Credit card debt is a short-term liability but I have included a separate line for credit cards since they are not considered a good lending device. You should not have credit card debt that you do not pay off in full each month, due to relative high-interest rates compared to short term loans. There may be other options, and paying off credit card debt is an absolute priority.

Attached to each line item, you should track your account numbers and the source of your liability. This information is important to keep in your estate planning files.

After you have completed the list of your liabilities, you can total up the amounts you own and place the total on the worksheet.

Your Family Net Worth “Financial Bottom Line”

After you have the totals for Family Assets and Family Liabilities, you wish to subtract the two numbers. Family Assets less Family Liabilities = Your Family Net Worth. This is the amount you and your family are “worth.” Contact me for an initial evaluation of what these numbers mean in terms of your long-term goals. I can help you understand what it means.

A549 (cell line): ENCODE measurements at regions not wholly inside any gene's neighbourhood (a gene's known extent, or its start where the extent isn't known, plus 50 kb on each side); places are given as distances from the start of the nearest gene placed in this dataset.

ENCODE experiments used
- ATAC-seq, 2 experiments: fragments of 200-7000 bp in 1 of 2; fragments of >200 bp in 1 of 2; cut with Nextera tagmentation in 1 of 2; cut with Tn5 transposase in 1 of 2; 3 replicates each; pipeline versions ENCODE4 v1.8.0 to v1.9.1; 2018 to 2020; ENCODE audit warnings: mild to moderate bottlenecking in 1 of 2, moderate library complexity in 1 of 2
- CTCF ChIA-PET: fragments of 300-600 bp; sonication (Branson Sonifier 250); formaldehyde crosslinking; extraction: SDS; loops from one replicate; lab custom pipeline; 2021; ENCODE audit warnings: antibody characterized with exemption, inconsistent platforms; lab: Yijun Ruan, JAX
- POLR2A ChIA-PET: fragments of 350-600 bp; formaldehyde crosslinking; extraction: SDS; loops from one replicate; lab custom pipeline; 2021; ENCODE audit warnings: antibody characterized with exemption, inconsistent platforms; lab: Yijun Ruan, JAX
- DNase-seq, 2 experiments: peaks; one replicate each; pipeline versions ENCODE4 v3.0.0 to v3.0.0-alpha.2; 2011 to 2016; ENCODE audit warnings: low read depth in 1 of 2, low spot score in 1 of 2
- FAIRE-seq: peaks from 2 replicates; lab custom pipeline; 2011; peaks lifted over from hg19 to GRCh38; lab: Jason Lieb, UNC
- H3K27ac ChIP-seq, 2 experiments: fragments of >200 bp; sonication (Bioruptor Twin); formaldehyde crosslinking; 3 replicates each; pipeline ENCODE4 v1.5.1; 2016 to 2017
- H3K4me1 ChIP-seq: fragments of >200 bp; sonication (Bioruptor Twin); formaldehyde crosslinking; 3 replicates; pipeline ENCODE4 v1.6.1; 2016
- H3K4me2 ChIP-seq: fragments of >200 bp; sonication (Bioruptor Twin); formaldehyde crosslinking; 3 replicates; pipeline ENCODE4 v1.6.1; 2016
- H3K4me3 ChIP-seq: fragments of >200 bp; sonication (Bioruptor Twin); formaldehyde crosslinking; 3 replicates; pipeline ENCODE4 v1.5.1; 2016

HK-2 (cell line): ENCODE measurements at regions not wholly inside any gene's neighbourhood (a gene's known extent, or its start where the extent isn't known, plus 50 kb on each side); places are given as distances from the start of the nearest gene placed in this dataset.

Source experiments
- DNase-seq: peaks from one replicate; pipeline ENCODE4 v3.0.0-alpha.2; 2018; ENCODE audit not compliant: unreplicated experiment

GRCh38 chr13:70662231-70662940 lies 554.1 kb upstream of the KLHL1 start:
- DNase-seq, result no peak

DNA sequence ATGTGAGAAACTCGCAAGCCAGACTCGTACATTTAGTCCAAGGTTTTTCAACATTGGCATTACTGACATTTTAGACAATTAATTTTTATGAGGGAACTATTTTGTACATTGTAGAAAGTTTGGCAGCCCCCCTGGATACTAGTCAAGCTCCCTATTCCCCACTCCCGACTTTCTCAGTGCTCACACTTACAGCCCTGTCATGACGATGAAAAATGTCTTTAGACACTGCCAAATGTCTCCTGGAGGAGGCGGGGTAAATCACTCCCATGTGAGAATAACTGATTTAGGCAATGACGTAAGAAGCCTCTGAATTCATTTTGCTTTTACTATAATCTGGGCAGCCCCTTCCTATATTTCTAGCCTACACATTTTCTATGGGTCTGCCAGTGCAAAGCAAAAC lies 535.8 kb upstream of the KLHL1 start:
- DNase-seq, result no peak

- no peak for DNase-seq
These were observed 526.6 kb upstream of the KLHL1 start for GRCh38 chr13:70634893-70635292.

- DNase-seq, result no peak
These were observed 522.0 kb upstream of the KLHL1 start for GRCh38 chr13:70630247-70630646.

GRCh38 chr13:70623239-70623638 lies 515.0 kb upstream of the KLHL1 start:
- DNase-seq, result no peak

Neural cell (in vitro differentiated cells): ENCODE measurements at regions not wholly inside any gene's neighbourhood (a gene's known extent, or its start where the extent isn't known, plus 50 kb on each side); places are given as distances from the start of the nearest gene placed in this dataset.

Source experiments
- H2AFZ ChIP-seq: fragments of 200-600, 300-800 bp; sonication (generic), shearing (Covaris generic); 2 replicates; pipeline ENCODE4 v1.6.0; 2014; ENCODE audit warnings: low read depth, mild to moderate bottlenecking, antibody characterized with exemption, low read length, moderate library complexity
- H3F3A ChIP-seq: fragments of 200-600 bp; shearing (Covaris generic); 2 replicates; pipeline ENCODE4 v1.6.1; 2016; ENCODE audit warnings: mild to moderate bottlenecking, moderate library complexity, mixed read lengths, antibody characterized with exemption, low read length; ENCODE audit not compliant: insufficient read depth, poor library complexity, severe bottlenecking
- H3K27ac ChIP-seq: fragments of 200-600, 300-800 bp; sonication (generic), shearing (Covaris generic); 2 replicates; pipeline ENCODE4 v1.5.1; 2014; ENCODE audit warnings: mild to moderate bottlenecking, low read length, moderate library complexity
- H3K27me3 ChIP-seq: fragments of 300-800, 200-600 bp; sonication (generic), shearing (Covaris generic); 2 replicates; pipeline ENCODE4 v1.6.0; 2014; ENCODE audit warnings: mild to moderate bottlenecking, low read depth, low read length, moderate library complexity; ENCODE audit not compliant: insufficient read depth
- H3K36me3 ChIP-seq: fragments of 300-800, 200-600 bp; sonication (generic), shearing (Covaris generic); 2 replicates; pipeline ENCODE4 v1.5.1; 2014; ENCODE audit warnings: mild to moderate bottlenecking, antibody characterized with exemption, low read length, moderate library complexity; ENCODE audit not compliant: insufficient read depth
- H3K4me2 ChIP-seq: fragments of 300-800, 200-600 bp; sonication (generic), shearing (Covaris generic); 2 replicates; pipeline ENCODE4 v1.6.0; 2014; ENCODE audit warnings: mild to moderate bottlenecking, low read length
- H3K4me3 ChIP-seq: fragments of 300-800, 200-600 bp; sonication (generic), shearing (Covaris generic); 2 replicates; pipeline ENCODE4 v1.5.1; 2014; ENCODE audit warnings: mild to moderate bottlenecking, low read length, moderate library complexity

Start now.
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Download Family Balance Sheet (Assets and Liabilities) Template (Easy)
by Joanne David CFP FCSI
Joanne David CFP FCSI financial planning and insurance solutions. Download financial assets and liabilities template for your family balance sheet.

Download Family Balance Sheet (Assets and Liabilities) Template

Or if you prefer, try one of my recommended mobile budget applications to help you track your assets (owned) and liabilities (debts owed). The important part is to get going today!

Ask for a review
Ask me for a review. I would love to help you understand your assets and liabilities. Organizing your affairs is the first step of any long-term financial plan. Please message using our contact form.